BOISE - The House has voted 63-5 in favor of legislation to combat invasive quagga and zebra mussels by imposing a fee on all boats launched in Idaho, motorized and non-motorized alike.
The cost for the annual sticker would be $10 for boats registered in Idaho, $20 for those registered elsewhere, and $5 for non-motorized boats, which aren’t registered. The only exclusion would be for inflatables less than 10 feet long.
The House’s overwhelming passage of HB 213 gives the bill a strong push as it moves to the Senate to consideration.
Rep. Jim Clark, R-Hayden Lake, gave the only opposing debate in the House, saying, “I know I’m gonna be the skunk in the garden this morning.” Clark objected to the bill’s emergency clause, the fact that the money would go into a fund subject to appropriation rather than a dedicated fund, and the idea of leaving details to rule-making. He noted that the bill itself just collects the fee; it doesn’t set up wash stations at boat ramps or even mention the invasive mussels.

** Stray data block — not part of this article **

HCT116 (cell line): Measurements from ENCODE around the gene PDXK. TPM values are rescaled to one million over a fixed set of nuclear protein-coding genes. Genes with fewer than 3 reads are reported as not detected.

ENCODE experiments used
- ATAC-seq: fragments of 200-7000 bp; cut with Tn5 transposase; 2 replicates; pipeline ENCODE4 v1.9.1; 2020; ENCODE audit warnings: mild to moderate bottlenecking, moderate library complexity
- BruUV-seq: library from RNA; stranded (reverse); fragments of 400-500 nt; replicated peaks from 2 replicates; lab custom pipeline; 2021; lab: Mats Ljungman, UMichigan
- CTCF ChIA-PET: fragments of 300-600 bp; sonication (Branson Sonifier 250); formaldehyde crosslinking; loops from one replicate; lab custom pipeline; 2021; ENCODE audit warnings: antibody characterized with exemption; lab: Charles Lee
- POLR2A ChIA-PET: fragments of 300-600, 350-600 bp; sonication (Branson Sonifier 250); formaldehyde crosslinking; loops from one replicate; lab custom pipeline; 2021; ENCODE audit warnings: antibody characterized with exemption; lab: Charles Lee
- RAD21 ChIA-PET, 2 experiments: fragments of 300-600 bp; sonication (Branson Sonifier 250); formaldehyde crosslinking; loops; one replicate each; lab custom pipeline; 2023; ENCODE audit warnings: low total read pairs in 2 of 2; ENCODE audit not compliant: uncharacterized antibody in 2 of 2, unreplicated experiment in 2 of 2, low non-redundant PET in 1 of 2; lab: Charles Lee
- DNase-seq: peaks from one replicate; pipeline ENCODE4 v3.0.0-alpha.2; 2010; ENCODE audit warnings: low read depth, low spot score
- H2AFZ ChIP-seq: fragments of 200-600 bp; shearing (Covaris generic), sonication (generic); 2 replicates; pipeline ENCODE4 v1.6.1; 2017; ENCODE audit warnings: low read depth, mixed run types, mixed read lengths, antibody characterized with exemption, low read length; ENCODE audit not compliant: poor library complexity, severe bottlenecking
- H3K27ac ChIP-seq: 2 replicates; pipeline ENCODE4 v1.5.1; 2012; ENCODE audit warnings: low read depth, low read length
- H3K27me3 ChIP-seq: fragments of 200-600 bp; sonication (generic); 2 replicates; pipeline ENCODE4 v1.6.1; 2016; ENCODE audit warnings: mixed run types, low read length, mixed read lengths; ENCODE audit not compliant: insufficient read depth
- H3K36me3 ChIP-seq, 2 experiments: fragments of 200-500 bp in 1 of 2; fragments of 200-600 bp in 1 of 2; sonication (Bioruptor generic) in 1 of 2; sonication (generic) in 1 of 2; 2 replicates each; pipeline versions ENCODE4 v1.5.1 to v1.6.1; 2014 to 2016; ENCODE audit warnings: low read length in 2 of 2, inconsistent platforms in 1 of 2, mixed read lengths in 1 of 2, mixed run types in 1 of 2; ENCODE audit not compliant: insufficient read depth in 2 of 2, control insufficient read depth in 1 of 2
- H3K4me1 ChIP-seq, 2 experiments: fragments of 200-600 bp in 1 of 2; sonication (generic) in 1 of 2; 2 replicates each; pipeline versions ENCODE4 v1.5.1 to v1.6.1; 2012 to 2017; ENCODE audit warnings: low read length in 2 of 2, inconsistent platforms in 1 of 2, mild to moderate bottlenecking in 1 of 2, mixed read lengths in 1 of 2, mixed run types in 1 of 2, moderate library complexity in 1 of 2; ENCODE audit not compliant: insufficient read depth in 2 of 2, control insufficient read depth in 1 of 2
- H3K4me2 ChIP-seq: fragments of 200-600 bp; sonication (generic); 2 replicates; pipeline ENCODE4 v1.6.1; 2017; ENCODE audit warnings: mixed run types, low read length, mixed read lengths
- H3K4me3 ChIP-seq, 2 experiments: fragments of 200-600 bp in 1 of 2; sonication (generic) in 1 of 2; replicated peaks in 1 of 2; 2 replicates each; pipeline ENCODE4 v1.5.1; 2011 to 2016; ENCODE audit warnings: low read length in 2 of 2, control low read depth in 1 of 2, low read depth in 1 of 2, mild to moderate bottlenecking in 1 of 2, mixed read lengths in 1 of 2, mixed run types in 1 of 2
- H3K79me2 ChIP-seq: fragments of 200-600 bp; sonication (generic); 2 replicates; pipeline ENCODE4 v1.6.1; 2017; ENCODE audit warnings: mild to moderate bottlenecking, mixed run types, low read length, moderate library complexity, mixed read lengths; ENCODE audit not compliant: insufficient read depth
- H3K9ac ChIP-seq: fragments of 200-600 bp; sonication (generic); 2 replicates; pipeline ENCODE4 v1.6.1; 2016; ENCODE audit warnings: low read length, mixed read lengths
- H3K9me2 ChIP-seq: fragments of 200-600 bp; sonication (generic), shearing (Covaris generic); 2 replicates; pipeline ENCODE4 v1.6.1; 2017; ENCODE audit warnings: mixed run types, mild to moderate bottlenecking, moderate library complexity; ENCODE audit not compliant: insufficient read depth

“Why not do this at the ports of entry before they come in here?” Clark asked. “This is like washing your hands after you eat.”
Several backers of the bill, however, countered that some Idaho lakes cross state lines and no ports of entry are available to intercept boats there.
Rep. Eric Anderson, R-Priest Lake, sponsor of the bill, said if the mussels get into Idaho waterways - and they’re already just miles away in Utah - it’ll cost the state more than $94 million a year to cope with the mess.
Rep. Tom Trail, R-Moscow, the House agriculture chairman, said the preventive action is warranted for the insidious mussels. “Other invasive species, once they get here you have a chance to fight them, but once the quagga mussel gets here you’ve already lost the fight,” Trail told the House.
House Majority Caucus Chairman Ken Roberts, R-Donnelly, said boats are what carry the mussels into the waterways. “This is a user fee based on those people that come to the state of Idaho and also those people that use the bodies of water,” he said. “I think it’s an appropriate piece of legislation.”
Clark was the only North Idaho representative to vote against the bill.